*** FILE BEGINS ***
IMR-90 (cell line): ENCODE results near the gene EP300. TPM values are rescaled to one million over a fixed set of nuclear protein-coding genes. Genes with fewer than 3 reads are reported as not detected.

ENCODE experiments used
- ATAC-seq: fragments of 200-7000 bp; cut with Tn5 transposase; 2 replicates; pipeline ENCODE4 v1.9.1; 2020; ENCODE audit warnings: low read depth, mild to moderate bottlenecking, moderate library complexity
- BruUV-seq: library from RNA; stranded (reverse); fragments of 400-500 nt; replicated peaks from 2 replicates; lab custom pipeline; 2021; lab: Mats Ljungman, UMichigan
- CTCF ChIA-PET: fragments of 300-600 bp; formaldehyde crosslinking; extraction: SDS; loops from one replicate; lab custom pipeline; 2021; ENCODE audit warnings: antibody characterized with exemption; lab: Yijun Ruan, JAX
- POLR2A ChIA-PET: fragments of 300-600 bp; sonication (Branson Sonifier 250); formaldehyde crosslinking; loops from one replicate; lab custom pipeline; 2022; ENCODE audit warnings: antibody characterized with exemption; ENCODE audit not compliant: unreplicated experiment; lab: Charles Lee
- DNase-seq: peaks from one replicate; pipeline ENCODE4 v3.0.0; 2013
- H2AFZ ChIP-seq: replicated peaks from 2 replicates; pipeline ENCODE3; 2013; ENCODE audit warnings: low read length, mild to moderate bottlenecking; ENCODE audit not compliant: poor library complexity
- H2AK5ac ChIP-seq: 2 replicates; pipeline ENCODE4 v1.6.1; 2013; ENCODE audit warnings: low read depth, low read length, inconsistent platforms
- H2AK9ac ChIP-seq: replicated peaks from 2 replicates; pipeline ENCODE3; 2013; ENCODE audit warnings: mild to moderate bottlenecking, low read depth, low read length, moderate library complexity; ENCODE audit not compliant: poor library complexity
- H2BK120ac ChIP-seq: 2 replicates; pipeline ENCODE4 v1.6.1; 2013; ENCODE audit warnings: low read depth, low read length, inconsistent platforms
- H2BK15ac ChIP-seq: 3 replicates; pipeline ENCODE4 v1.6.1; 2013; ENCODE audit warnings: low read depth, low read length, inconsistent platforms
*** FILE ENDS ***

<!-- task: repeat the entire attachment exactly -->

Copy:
IMR-90 (cell line): ENCODE results near the gene EP300. TPM values are rescaled to one million over a fixed set of nuclear protein-coding genes. Genes with fewer than 3 reads are reported as not detected.

ENCODE experiments used
- ATAC-seq: fragments of 200-7000 bp; cut with Tn5 transposase; 2 replicates; pipeline ENCODE4 v1.9.1; 2020; ENCODE audit warnings: low read depth, mild to moderate bottlenecking, moderate library complexity
- BruUV-seq: library from RNA; stranded (reverse); fragments of 400-500 nt; replicated peaks from 2 replicates; lab custom pipeline; 2021; lab: Mats Ljungman, UMichigan
- CTCF ChIA-PET: fragments of 300-600 bp; formaldehyde crosslinking; extraction: SDS; loops from one replicate; lab custom pipeline; 2021; ENCODE audit warnings: antibody characterized with exemption; lab: Yijun Ruan, JAX
- POLR2A ChIA-PET: fragments of 300-600 bp; sonication (Branson Sonifier 250); formaldehyde crosslinking; loops from one replicate; lab custom pipeline; 2022; ENCODE audit warnings: antibody characterized with exemption; ENCODE audit not compliant: unreplicated experiment; lab: Charles Lee
- DNase-seq: peaks from one replicate; pipeline ENCODE4 v3.0.0; 2013
- H2AFZ ChIP-seq: replicated peaks from 2 replicates; pipeline ENCODE3; 2013; ENCODE audit warnings: low read length, mild to moderate bottlenecking; ENCODE audit not compliant: poor library complexity
- H2AK5ac ChIP-seq: 2 replicates; pipeline ENCODE4 v1.6.1; 2013; ENCODE audit warnings: low read depth, low read length, inconsistent platforms
- H2AK9ac ChIP-seq: replicated peaks from 2 replicates; pipeline ENCODE3; 2013; ENCODE audit warnings: mild to moderate bottlenecking, low read depth, low read length, moderate library complexity; ENCODE audit not compliant: poor library complexity
- H2BK120ac ChIP-seq: 2 replicates; pipeline ENCODE4 v1.6.1; 2013; ENCODE audit warnings: low read depth, low read length, inconsistent platforms
- H2BK15ac ChIP-seq: 3 replicates; pipeline ENCODE4 v1.6.1; 2013; ENCODE audit warnings: low read depth, low read length, inconsistent platforms